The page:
Learn More about CASA >>

Learn More about GAL >>


Support Legislative Bills that Support Foster Care

2024-25 Washington State legislative bills include: 

Bill # 5591: Providing dependent youth with financial education and support 

The legislature resolves to create a program to aid young people in foster care with establishing private self-controlled accounts to promote successful transition from foster care into independence. The department shall deposit a minimum of $25 per month into an eligible youth's account as established under this program. The department shall create an online platform to allow youth to establish their financial accounts. An eligible youth is a dependent youth ages 14 and up, including youth in extended foster care, and remains eligible to open an account with the financial support of the department until the dependency proceeding is dismissed. 

Bill # 5853: Extending the crisis relief center model to provide behavioral health crisis services for minors 

By March 31, 2025, the secretary shall amend licensure and certification rules for 23-hour crisis relief clinics in consultation with the authority and the department of children, youth, and families to create standards for licensure or certification of 23-hour crisis relief centers which provide services to children.  

Bill # 5908: Providing extended foster care services to youth ages 18 to 21 

The legislature resolves to reduce barriers that young people currently experience when seeking to participate in extended foster care and to make the transition from foster care to extended foster care as seamless as possible, such that all dependent youth are aware of the program when they turn and all youth who want to participate are able to participate. A youth enrolled in extended foster care may elect to receive a licensed foster care placement or may live independently. A youth who is not in a licensed foster care placement is eligible for a monthly supervised independent living subsidy effective the date the youth signs the voluntary placement agreement, agrees to dependency, or informs their social worker that they are living independently, whichever occurs first.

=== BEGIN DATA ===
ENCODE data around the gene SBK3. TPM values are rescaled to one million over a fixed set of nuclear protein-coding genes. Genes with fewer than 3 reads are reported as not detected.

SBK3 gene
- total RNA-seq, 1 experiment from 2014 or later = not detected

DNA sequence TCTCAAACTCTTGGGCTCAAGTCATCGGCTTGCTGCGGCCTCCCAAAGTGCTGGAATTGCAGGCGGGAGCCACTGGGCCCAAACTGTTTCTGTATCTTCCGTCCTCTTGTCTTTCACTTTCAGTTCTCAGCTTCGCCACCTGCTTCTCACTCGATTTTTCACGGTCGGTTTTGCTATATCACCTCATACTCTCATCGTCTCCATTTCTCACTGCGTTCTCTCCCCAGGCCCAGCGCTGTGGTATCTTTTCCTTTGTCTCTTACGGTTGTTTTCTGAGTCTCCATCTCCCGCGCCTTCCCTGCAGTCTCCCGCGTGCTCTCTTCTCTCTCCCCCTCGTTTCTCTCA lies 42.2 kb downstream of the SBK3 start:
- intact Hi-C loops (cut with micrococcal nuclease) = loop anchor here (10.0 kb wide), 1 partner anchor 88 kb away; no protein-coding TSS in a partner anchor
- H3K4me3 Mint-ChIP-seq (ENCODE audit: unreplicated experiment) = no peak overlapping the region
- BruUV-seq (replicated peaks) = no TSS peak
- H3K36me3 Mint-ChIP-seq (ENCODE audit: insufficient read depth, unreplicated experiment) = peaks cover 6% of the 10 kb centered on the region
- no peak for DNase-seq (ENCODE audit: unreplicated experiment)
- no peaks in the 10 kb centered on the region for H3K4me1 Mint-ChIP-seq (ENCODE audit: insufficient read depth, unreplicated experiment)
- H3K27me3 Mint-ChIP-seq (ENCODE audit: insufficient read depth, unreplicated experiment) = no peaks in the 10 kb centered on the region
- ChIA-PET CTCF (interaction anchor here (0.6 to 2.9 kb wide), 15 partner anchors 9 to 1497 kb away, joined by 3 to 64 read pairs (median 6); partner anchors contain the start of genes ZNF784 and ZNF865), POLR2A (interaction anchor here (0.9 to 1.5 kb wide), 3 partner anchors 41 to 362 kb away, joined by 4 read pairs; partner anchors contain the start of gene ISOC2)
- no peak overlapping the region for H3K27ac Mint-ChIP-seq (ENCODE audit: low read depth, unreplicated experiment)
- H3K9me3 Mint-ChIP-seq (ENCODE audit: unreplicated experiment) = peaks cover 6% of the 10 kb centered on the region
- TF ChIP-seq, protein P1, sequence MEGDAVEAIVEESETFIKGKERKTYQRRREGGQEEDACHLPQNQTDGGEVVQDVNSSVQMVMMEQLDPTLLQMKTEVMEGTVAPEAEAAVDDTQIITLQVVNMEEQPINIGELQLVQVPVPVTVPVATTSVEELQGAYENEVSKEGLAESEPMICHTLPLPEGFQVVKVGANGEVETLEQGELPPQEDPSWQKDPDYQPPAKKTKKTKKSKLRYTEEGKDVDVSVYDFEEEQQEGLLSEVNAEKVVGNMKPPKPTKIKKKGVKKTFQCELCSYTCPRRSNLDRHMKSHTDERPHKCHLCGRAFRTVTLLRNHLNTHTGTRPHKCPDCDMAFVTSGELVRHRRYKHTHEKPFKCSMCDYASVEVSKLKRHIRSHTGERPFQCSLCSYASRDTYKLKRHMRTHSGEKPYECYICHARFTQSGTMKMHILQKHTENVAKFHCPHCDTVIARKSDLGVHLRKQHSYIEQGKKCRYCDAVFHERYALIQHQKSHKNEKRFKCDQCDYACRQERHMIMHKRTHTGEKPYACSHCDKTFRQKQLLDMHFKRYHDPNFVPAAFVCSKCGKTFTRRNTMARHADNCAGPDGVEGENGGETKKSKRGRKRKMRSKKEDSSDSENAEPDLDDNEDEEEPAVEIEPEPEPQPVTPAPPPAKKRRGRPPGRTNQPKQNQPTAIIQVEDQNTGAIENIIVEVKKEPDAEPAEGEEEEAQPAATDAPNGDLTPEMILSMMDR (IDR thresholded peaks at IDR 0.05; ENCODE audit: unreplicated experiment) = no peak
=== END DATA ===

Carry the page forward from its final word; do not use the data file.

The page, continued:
Bill #6109: Supporting children and families 

The legislature intends to provide clarity to judges, social workers, advocates, and families about the safety threat that highly potent synthetic opioids pose to vulnerable children. The legislature declares that public health guidance from the department of health regarding the lethality of highly potent synthetic opioids should be given great weight in determining whether a child is at risk of imminent physical harm as a result of abuse or neglect. The legislature recognizes the challenges for recovery and rehabilitation regarding opioid use and resolves to increase services and supports. The legislature further resolves to increase training and resources for state and judicial employees to accomplish their mission and goals in a safe and effective manner. 

Each bill that is being proposed is capable of receiving bill comments, which you can add by visiting this page and searching for the bill:

Contact Your Local Representative and ask them to support these bills:

Call (800)562-6000 (TTY for Hearing Impaired (800-) 833-6388.  

Email your Legislators >>

Learn More >>


Category: Foster Care